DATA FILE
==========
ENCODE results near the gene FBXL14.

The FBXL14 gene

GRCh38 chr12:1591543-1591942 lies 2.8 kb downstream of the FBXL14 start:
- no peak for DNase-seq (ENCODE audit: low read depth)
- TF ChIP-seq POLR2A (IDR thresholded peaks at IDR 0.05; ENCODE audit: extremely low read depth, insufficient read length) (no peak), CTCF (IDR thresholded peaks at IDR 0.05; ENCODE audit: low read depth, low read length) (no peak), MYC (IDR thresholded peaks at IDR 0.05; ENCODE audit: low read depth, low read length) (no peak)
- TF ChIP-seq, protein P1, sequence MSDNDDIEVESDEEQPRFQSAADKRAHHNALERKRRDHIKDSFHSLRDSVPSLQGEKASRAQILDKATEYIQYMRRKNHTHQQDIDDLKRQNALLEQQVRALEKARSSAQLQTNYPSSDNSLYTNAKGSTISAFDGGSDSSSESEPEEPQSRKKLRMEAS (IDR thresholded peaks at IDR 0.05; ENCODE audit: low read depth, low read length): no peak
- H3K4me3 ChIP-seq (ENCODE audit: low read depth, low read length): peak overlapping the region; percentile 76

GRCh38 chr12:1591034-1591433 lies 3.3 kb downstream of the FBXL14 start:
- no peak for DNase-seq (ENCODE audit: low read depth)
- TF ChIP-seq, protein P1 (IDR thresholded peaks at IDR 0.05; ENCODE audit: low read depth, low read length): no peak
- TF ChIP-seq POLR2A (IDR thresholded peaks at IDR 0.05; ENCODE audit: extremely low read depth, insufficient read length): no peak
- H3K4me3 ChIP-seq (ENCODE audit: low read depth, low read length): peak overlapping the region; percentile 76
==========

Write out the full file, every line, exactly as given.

ENCODE results near the gene FBXL14.

The FBXL14 gene

GRCh38 chr12:1591543-1591942 lies 2.8 kb downstream of the FBXL14 start:
- no peak for DNase-seq (ENCODE audit: low read depth)
- TF ChIP-seq POLR2A (IDR thresholded peaks at IDR 0.05; ENCODE audit: extremely low read depth, insufficient read length) (no peak), CTCF (IDR thresholded peaks at IDR 0.05; ENCODE audit: low read depth, low read length) (no peak), MYC (IDR thresholded peaks at IDR 0.05; ENCODE audit: low read depth, low read length) (no peak)
- TF ChIP-seq, protein P1, sequence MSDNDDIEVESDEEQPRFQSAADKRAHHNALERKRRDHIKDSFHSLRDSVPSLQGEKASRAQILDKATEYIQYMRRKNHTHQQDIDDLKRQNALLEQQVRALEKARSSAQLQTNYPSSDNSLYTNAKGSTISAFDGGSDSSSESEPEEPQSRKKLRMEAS (IDR thresholded peaks at IDR 0.05; ENCODE audit: low read depth, low read length): no peak
- H3K4me3 ChIP-seq (ENCODE audit: low read depth, low read length): peak overlapping the region; percentile 76

GRCh38 chr12:1591034-1591433 lies 3.3 kb downstream of the FBXL14 start:
- no peak for DNase-seq (ENCODE audit: low read depth)
- TF ChIP-seq, protein P1 (IDR thresholded peaks at IDR 0.05; ENCODE audit: low read depth, low read length): no peak
- TF ChIP-seq POLR2A (IDR thresholded peaks at IDR 0.05; ENCODE audit: extremely low read depth, insufficient read length): no peak
- H3K4me3 ChIP-seq (ENCODE audit: low read depth, low read length): peak overlapping the region; percentile 76